There's no excuse for Apple's bad behavior.

    Any electrical parts that are used, probably need to be hardcoded (software checked) and probably has to have something more than just a barcode, when dealing with China, Vietnam, India, and other parts unknown, and as time goes by Apple is probably going to do more hardwire coding to make sure the electrical parts used are matched to their products exactly as per the contract with the manufacturer in question, sour-Why? faced Lou Rossmann is never going to be happy with that and neither will all those chop shop street repair places, who would use questionable (stolen) non genuine parts, if they could get away with it.

    And there’s a simple solution if you’re dissatisfied with Apple you can move on to the Windows, Android world, where you can fix, repair cheap things, and mix and match to your hearts content, in short have a ball.
    Imagine having no security between the components that make FaceID useful and secure. His complaint is an old one that started when Apple engineering TouchID into the now forgotten Home Button. If one wants to get a device that doesn't actually do any real security there are plenty of options.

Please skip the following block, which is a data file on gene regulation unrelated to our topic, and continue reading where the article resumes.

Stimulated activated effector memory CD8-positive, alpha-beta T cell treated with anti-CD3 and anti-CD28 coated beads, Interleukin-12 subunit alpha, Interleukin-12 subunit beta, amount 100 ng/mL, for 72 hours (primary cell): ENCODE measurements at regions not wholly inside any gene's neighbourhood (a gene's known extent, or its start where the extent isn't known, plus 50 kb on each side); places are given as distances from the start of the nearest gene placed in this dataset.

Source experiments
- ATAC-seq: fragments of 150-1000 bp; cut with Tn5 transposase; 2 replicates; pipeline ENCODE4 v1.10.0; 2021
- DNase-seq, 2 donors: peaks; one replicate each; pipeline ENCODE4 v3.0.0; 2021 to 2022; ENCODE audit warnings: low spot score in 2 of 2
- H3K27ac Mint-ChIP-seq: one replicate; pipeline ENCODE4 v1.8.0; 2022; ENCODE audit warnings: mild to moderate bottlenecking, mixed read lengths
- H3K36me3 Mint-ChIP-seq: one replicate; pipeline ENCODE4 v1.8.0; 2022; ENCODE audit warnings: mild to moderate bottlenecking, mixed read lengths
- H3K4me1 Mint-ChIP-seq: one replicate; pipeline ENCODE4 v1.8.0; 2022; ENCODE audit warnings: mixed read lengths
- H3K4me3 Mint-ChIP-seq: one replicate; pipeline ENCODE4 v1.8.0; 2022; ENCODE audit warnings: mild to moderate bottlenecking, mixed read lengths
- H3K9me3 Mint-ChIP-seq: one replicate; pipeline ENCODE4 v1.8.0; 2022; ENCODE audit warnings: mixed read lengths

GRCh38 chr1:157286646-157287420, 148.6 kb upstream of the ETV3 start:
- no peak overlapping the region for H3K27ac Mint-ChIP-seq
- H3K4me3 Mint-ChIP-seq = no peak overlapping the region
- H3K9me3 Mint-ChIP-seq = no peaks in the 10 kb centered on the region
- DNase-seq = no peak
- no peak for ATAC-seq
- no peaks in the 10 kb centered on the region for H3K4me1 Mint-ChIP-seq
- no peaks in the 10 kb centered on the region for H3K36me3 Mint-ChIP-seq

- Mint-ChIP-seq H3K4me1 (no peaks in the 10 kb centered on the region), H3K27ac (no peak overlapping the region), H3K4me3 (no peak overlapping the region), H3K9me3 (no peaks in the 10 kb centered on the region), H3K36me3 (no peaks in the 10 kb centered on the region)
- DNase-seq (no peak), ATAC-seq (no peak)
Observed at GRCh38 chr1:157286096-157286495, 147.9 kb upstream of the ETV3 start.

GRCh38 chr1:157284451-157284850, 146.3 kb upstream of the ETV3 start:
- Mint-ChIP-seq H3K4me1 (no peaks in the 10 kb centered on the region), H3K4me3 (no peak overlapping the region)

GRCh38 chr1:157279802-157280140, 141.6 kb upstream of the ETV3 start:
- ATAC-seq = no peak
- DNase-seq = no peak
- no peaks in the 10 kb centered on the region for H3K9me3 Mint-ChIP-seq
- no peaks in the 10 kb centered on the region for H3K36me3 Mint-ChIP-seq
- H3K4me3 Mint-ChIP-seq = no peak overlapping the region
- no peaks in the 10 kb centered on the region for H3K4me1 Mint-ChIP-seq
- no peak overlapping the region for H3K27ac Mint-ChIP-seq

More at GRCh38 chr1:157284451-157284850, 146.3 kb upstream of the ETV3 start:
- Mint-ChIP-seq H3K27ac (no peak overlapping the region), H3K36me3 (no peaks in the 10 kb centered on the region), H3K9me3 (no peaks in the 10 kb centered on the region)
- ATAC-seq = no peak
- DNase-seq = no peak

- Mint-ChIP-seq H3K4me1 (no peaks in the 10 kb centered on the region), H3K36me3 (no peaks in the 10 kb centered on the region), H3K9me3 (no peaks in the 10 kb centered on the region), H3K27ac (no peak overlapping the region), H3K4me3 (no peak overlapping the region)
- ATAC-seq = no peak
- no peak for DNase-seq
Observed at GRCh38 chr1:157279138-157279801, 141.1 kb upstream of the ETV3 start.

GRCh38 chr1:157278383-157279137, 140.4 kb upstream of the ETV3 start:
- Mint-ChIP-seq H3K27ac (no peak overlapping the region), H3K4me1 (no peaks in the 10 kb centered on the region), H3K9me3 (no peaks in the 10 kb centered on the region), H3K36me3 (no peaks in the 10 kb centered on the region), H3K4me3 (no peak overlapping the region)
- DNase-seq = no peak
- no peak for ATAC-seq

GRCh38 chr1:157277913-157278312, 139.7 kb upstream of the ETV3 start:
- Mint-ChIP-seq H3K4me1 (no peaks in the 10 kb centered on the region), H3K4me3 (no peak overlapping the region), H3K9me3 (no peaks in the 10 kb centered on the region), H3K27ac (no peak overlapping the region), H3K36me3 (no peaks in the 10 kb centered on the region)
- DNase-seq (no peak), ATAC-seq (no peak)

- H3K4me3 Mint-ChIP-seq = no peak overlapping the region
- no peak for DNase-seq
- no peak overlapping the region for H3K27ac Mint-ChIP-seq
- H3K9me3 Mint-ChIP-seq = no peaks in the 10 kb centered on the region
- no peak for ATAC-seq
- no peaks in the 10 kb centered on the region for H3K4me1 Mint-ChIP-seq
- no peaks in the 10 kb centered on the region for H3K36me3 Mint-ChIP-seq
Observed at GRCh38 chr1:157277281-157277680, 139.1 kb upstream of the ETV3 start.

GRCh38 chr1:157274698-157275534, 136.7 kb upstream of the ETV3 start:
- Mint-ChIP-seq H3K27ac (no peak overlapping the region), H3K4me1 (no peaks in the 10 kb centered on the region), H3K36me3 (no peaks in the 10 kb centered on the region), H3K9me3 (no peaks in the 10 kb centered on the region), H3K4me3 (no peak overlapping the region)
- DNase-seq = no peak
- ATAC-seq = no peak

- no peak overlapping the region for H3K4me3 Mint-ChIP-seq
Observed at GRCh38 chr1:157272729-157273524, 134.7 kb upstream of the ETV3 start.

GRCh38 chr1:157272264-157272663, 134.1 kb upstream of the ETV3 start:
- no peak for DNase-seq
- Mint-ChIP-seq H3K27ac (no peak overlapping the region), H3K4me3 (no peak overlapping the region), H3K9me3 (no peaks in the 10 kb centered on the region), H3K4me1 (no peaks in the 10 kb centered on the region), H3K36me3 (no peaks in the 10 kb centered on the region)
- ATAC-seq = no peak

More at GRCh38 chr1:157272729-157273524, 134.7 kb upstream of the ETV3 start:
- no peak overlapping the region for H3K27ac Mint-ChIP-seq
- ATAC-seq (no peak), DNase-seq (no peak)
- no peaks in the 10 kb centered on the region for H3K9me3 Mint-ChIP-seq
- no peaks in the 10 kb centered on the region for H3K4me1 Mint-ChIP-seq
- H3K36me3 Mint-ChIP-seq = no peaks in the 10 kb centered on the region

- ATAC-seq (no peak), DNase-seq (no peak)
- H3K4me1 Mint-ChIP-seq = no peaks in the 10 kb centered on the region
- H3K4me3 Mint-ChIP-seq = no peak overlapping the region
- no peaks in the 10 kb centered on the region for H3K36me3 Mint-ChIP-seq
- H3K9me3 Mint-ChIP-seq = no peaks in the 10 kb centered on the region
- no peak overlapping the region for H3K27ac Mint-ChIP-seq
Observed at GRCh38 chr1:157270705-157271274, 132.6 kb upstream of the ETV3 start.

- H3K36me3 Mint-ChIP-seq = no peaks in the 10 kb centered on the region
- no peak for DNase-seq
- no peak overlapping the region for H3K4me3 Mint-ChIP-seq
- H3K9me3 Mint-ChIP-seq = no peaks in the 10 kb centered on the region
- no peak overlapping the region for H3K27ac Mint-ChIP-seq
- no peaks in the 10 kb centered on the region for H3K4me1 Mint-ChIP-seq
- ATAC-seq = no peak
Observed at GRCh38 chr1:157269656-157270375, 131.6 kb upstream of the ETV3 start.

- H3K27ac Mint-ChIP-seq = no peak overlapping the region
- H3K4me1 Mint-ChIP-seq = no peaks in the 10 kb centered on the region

watto_cobra
  • Reply 14 of 16
    longfanglongfang Posts: 436member
    darkvader said:
    danox said:
    Don’t worry, they’ll have to do the same thing in India and Vietnam too. And probably for almost everything else they make in China or anywhere else, a lot of those etching and markings/codes that Apple puts on all of their devices that are manufactured overseas are probably there for many of the same reasons, they’re not just there to make Lou Rossmann cry iFixit.


    Louis Rossmann does not care AT ALL about barcodes.  What he (and I, and you should) care about is the ability to repair devices.  There is NO EXCUSE for screens not to be swappable between iPhones and functionality to be broken.  Apple intentionally breaking compatibility should be criminal conduct.  If there's a legitimate reason that calibration is necessary (there isn't, but if there was) then the tool to do the calibration should be made available to the public or somebody at Apple should go to jail.